Over the last decade I have been running a series of workshops and seminars called “PRINCE2 Project Management Training & Planning: Concepts from the Business World” These are aimed at individuals who are interested in the management and planning of projects, as well as individuals who have been successfully managing projects in the past, and who are interested in developing, or having their company manage, a project. I will cover some of the same topics in this article as I cover in my other articles, however I will also cover a few new concepts now that I consider more pertinent to the information age.
The workshop will be held in April, 2008 at the National Marine Services camouflage camp in Quantico, Virginia; it will be attended by over 50 people from the US Navy, US Air Force, and various governmental contractors.
First, I will cover the history of the PMI, and give a brief history of it’s branches as well. The PMI was formed in 1974, and began offering the function of certifying project managers in 1976. Some jobs, the PMI will not certify, they consider jobs to be uneligable, and their opinion on certification is that any PM is an unproven manager. FACT: If your company uses a PM, they are using someone’s opinion that he or she has been certified.
I then cover two other points important to a project manager, and also the importance of planning in planning to manage. The first is the importance of planning in project management, and the second is what it will bring you in the end.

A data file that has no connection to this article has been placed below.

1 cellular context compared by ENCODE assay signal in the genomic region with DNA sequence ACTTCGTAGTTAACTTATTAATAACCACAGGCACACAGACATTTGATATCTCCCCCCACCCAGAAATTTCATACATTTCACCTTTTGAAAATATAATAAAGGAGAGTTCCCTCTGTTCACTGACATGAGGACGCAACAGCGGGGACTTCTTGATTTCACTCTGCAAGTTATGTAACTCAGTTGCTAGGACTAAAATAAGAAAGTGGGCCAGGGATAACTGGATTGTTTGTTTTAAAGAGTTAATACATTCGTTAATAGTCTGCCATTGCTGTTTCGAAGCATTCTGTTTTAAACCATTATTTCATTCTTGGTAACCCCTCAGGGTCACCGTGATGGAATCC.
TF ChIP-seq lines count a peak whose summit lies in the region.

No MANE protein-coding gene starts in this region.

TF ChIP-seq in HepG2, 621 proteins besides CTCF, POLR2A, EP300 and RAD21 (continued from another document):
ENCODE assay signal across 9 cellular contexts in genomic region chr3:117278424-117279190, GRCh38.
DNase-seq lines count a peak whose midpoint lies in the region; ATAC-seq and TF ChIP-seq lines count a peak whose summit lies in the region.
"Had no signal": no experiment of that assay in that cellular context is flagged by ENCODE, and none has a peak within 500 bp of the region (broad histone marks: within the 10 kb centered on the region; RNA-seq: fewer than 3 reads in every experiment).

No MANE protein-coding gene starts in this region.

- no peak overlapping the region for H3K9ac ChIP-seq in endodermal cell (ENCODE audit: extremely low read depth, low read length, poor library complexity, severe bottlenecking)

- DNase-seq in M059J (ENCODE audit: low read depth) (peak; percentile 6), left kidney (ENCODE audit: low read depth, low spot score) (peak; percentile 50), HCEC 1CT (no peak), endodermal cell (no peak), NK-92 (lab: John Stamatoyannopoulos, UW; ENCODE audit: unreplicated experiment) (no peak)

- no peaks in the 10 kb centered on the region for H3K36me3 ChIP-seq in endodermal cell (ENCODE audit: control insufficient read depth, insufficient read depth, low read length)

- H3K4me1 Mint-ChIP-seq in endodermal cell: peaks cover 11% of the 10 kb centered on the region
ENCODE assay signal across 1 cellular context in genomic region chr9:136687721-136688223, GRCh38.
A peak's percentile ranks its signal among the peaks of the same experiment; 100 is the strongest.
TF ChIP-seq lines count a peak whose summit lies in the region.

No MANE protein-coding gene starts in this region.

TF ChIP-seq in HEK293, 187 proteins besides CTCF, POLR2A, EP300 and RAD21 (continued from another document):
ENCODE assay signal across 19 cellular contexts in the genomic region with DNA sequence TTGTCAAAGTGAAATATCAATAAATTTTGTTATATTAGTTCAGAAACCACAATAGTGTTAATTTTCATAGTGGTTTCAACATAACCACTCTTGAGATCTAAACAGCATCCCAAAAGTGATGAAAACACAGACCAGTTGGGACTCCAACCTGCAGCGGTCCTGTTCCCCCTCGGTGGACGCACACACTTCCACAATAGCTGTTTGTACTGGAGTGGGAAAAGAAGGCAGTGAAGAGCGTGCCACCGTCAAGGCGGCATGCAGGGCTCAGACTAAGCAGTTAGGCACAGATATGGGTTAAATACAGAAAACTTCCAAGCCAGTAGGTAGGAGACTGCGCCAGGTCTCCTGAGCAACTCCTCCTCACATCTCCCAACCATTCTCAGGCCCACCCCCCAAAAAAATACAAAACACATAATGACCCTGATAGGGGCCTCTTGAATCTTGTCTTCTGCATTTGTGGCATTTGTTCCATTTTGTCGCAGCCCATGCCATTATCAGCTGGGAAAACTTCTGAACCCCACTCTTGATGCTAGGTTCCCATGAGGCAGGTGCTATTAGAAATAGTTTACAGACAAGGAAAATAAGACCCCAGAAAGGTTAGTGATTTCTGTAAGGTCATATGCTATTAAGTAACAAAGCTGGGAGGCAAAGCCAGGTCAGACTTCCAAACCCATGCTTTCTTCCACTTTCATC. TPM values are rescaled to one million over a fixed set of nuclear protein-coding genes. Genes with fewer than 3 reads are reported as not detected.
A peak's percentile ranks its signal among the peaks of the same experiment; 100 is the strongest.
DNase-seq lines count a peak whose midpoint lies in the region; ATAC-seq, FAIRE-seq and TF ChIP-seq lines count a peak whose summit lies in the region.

We will begin with planning by first discussing what planning is and why it is so important to manage projects. I will only briefly delve into the why part at this point, but I thought it was important to cover it as it pertains to more of the subjects discussed in this article. Organizational planning is the process of developing a plan that will provide the organization a ready road map for success for future endeavors. For example, if your organization has a product ready for launch, it will save time and money if it has a ready plan to sell to the market.
I then cover the importance of planning to bring you to a successful end. Your organization may have a product, but the product may not be fully developed, it may require further product development, and it may not have brand recognition (if it is new to your industry). To cover all of that, you must have a plan. Another example is when you launch a product, and you have the expectation that 20% of the market should be interested right way.
If you don’t have a plan to reach that market share you will severely decrease your end market share. The same is true if you have a product and plan to launch it. You will have customers that are ready to purchase when you do, and you already have a plan for how to do that, however you may not be able to cater all of them at one time. If you are planning to convince all of them one at a time, you either go out of business or sell a product that also markets to all of those customers starting at one time. Both of these will greatly decrease benefit is your company.
The last part covers the importance of planning in project management. Creating a plan for many projects will only help if you work your plan.
If your company has an un-achievable product, order, or a service without any way of reaching the end result, the project must be brought to fruition, and that only comes from having a plan. A project, and all the planning that goes with it, helps bring a product to its final execution. If you stop now, you will stop the project and it will stop you.